White blood cell disorders occur when you have too many or too few white blood cells . White blood cells, also known as white blood cells , are one of the four types of cells that make up blood. They are produced in the bone marrow and play an important role in your immune system .
Doctors can measure these cells using a test called a white blood cell count (WBC) . When your white blood cell count is abnormally high, it usually indicates that your immune system is fighting disease or infection. If they are too low, it means that a disease, autoimmune disorder , or other condition has weakened your immune system.
While you cannot diagnose any disease based on your white blood cell count, the test can often be the first sign of a disease and even an indication of the type of disease you have.
This article will discuss the different types of leukocyte abnormalities, how they are recognized, their causes, diagnosis, and treatment.
A disorder refers to any condition that interferes with the normal functioning of the body. Leukocyte disorders are divided into two categories:
- Leukopenia : a decrease in the number of white blood cells, which can be caused by cell destruction or insufficient production.
- Leukocytosis : Increased white blood cell count, which may be a normal immune response, but is also caused by certain cancers or non-cancerous diseases.
There are also five main types of white blood cells, each of which has a specific function:
- Monocytes : front-line defenders that attack anything the immune system deems abnormal.
- Lymphocytes : Blood cells that make immune proteins called antibodies that target and fight certain disease-causing organisms.
- Neutrophils : blood cells that mainly fight bacterial infections.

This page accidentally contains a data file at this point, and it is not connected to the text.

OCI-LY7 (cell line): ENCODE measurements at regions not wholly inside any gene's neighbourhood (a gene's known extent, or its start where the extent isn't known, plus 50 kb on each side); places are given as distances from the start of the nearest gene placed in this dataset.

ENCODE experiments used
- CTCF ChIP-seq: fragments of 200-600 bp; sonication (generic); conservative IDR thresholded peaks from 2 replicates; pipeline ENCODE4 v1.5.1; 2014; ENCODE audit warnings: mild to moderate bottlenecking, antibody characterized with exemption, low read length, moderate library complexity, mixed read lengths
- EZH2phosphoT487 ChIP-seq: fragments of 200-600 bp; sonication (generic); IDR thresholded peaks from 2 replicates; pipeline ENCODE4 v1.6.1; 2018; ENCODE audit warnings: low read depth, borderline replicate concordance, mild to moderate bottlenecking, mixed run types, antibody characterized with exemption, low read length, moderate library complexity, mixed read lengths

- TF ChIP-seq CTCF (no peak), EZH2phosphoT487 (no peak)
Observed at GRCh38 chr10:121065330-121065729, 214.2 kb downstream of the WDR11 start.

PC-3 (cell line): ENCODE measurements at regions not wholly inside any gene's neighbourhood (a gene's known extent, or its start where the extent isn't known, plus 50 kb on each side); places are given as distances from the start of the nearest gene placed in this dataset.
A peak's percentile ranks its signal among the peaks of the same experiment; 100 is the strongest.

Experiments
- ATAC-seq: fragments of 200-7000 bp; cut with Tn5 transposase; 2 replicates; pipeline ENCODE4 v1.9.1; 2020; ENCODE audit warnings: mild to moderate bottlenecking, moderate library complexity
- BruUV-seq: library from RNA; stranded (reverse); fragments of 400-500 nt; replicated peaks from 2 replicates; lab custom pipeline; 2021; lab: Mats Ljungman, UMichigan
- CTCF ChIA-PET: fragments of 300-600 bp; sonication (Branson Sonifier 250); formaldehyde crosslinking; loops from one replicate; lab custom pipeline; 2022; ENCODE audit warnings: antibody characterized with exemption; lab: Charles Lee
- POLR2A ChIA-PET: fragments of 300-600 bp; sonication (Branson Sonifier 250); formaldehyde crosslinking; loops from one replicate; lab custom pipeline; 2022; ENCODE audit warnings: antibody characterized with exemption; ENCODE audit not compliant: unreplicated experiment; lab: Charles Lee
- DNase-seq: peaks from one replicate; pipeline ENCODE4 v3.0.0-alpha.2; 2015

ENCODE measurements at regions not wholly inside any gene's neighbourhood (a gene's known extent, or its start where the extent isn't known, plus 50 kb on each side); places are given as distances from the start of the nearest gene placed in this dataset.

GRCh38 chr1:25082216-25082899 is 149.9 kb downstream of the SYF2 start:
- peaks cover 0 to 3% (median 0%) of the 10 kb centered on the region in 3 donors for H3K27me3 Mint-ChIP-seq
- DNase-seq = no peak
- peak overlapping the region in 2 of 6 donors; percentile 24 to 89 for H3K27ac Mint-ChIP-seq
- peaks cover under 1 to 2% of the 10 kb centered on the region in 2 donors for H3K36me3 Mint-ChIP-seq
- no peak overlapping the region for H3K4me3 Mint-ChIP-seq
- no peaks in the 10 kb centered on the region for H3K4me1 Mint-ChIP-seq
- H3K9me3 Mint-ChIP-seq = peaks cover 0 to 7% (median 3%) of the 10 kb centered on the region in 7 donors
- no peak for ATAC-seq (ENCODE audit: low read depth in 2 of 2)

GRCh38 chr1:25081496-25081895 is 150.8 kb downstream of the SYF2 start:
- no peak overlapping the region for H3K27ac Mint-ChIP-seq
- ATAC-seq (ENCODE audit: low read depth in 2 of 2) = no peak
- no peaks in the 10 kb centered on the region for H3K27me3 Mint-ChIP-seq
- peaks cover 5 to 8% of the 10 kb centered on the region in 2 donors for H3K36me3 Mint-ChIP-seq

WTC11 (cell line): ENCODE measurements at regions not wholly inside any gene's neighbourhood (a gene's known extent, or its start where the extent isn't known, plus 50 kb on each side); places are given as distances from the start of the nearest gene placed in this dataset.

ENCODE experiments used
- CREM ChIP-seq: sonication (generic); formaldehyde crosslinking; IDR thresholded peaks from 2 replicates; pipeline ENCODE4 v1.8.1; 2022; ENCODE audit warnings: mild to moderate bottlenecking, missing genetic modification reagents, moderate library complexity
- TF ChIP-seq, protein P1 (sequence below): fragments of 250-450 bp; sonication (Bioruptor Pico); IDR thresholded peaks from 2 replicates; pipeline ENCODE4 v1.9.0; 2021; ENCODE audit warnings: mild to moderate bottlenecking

- Eosinophils : blood cells that mainly fight parasitic infections.
- Basophils – Blood cells that cause inflammation to fight infection, disease, or toxins.
Some diseases affect only one type of white blood cell, others affect many. For example, lymphocytic leukocytosis only affects lymphocytes, whereas neutrophilic leukocytosis only affects neutrophils. The type of cells affected can help doctors determine what disease they are dealing with.
Leukopenia means that you have too few white blood cells. Leukocytosis means an excessive number of white blood cells. White blood cell abnormalities can affect only one type of cell, such as neutrophils, or several.
Symptoms of leukocyte cell abnormalities can vary depending on the underlying cause, although some people may be asymptomatic. If symptoms do develop, they can often be nonspecific. The symptoms of leukopenia and leukocytosis may even overlap.
Bleeding or bruising
Lightheadedness or dizziness
Pain or tingling in the legs, arms, or abdomen
Eye sight problems
Loss of appetite
There are many different causes of leukocyte abnormalities. Some are caused by serious infections, autoimmune diseases, genetics, or cancer that damages blood cells or the bone marrow .
Others are related to treatment or are caused by problems with other types of blood cells, such as red blood cells . Some of them are completely idiopathic, that is, of unknown origin.
Some of the leukocyte abnormalities associated with leukopenia include:
- Aplastic anemia : A rare condition in which the body stops making enough new blood cells.
- Autoimmune Neutropenia – A condition in which your immune system mistakenly attacks and destroys neutrophils.
- Congenital neutropenia : A genetic disorder in which the body does not make enough neutrophils.
- Cyclic Neutropenia : A rare genetic disorder in which the production of neutrophils decreases approximately every 21 days.
- Chronic granulomatous disease : Genetic disorder in which certain white blood cells malfunction and behave abnormally.
- Leukocyte Adhesion Disorder : A group of rare genetic disorders that affect the ability of white blood cells to fight infection.
Some of the leukocyte abnormalities associated with leukocytosis include:
- Chronic idiopathic neutrophilia – a condition in which neutrophils remain constantly elevated for no apparent reason.
- Hemolytic anemia : a condition in which red blood cells die faster than they are formed, often due to an underlying genetic or autoimmune cause.